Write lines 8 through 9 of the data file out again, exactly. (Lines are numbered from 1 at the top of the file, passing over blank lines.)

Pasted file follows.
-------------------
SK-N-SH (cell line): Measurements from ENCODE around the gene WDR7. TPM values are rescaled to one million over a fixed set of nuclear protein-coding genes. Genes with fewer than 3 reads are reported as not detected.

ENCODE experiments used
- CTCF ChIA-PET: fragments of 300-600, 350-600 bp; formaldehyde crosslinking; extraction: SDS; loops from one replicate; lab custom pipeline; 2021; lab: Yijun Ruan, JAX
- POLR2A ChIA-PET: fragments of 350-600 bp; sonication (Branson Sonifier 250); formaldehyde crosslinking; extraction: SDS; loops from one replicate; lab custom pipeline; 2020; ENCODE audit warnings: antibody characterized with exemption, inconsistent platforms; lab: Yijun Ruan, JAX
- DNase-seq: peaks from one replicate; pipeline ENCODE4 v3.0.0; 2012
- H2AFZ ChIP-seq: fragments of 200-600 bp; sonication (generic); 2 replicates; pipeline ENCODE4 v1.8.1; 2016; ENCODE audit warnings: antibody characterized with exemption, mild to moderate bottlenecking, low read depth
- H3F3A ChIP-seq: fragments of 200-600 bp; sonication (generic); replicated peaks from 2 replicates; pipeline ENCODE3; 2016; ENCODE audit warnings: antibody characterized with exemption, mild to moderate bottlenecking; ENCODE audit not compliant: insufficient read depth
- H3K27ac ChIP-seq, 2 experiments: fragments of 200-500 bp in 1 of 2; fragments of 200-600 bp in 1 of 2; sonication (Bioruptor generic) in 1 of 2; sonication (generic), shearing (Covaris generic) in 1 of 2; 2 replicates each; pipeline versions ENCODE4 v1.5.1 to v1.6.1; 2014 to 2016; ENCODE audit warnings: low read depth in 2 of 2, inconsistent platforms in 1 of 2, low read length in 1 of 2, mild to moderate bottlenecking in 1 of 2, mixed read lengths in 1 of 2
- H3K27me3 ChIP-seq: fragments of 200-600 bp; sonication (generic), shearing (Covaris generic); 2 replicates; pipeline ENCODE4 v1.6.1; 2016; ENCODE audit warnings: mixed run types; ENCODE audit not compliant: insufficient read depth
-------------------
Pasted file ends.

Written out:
- H3K27ac ChIP-seq, 2 experiments: fragments of 200-500 bp in 1 of 2; fragments of 200-600 bp in 1 of 2; sonication (Bioruptor generic) in 1 of 2; sonication (generic), shearing (Covaris generic) in 1 of 2; 2 replicates each; pipeline versions ENCODE4 v1.5.1 to v1.6.1; 2014 to 2016; ENCODE audit warnings: low read depth in 2 of 2, inconsistent platforms in 1 of 2, low read length in 1 of 2, mild to moderate bottlenecking in 1 of 2, mixed read lengths in 1 of 2
- H3K27me3 ChIP-seq: fragments of 200-600 bp; sonication (generic), shearing (Covaris generic); 2 replicates; pipeline ENCODE4 v1.6.1; 2016; ENCODE audit warnings: mixed run types; ENCODE audit not compliant: insufficient read depth